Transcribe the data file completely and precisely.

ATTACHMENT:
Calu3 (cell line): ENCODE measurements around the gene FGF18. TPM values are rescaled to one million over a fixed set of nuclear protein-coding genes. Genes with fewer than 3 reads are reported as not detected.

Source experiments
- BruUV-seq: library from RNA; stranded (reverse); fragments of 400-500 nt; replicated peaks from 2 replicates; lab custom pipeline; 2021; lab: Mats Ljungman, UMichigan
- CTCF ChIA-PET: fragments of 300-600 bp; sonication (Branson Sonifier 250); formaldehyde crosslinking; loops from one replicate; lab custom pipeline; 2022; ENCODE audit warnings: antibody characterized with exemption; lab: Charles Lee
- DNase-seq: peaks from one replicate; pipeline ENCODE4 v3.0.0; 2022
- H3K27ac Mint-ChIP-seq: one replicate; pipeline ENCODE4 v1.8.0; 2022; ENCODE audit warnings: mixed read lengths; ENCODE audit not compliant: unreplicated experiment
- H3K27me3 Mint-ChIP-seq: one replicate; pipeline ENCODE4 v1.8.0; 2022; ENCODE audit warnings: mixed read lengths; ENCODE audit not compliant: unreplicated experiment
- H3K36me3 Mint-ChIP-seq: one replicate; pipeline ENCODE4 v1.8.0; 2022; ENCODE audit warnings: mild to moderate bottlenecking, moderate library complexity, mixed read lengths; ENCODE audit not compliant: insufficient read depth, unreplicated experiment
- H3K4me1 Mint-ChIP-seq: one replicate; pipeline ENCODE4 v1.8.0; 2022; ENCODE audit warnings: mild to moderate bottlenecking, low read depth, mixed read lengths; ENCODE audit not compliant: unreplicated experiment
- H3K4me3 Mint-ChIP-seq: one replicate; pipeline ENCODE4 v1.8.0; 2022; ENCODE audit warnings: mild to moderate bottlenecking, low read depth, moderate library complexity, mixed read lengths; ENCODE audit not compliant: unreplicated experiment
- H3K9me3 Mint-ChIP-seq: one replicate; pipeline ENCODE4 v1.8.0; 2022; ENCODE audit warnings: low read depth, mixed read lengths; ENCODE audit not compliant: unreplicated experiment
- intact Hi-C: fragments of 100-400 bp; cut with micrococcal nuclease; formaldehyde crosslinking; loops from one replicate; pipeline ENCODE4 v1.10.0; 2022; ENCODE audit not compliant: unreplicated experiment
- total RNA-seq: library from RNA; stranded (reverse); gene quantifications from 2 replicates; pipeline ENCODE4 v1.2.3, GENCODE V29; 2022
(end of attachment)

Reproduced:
Calu3 (cell line): ENCODE measurements around the gene FGF18. TPM values are rescaled to one million over a fixed set of nuclear protein-coding genes. Genes with fewer than 3 reads are reported as not detected.

Source experiments
- BruUV-seq: library from RNA; stranded (reverse); fragments of 400-500 nt; replicated peaks from 2 replicates; lab custom pipeline; 2021; lab: Mats Ljungman, UMichigan
- CTCF ChIA-PET: fragments of 300-600 bp; sonication (Branson Sonifier 250); formaldehyde crosslinking; loops from one replicate; lab custom pipeline; 2022; ENCODE audit warnings: antibody characterized with exemption; lab: Charles Lee
- DNase-seq: peaks from one replicate; pipeline ENCODE4 v3.0.0; 2022
- H3K27ac Mint-ChIP-seq: one replicate; pipeline ENCODE4 v1.8.0; 2022; ENCODE audit warnings: mixed read lengths; ENCODE audit not compliant: unreplicated experiment
- H3K27me3 Mint-ChIP-seq: one replicate; pipeline ENCODE4 v1.8.0; 2022; ENCODE audit warnings: mixed read lengths; ENCODE audit not compliant: unreplicated experiment
- H3K36me3 Mint-ChIP-seq: one replicate; pipeline ENCODE4 v1.8.0; 2022; ENCODE audit warnings: mild to moderate bottlenecking, moderate library complexity, mixed read lengths; ENCODE audit not compliant: insufficient read depth, unreplicated experiment
- H3K4me1 Mint-ChIP-seq: one replicate; pipeline ENCODE4 v1.8.0; 2022; ENCODE audit warnings: mild to moderate bottlenecking, low read depth, mixed read lengths; ENCODE audit not compliant: unreplicated experiment
- H3K4me3 Mint-ChIP-seq: one replicate; pipeline ENCODE4 v1.8.0; 2022; ENCODE audit warnings: mild to moderate bottlenecking, low read depth, moderate library complexity, mixed read lengths; ENCODE audit not compliant: unreplicated experiment
- H3K9me3 Mint-ChIP-seq: one replicate; pipeline ENCODE4 v1.8.0; 2022; ENCODE audit warnings: low read depth, mixed read lengths; ENCODE audit not compliant: unreplicated experiment
- intact Hi-C: fragments of 100-400 bp; cut with micrococcal nuclease; formaldehyde crosslinking; loops from one replicate; pipeline ENCODE4 v1.10.0; 2022; ENCODE audit not compliant: unreplicated experiment
- total RNA-seq: library from RNA; stranded (reverse); gene quantifications from 2 replicates; pipeline ENCODE4 v1.2.3, GENCODE V29; 2022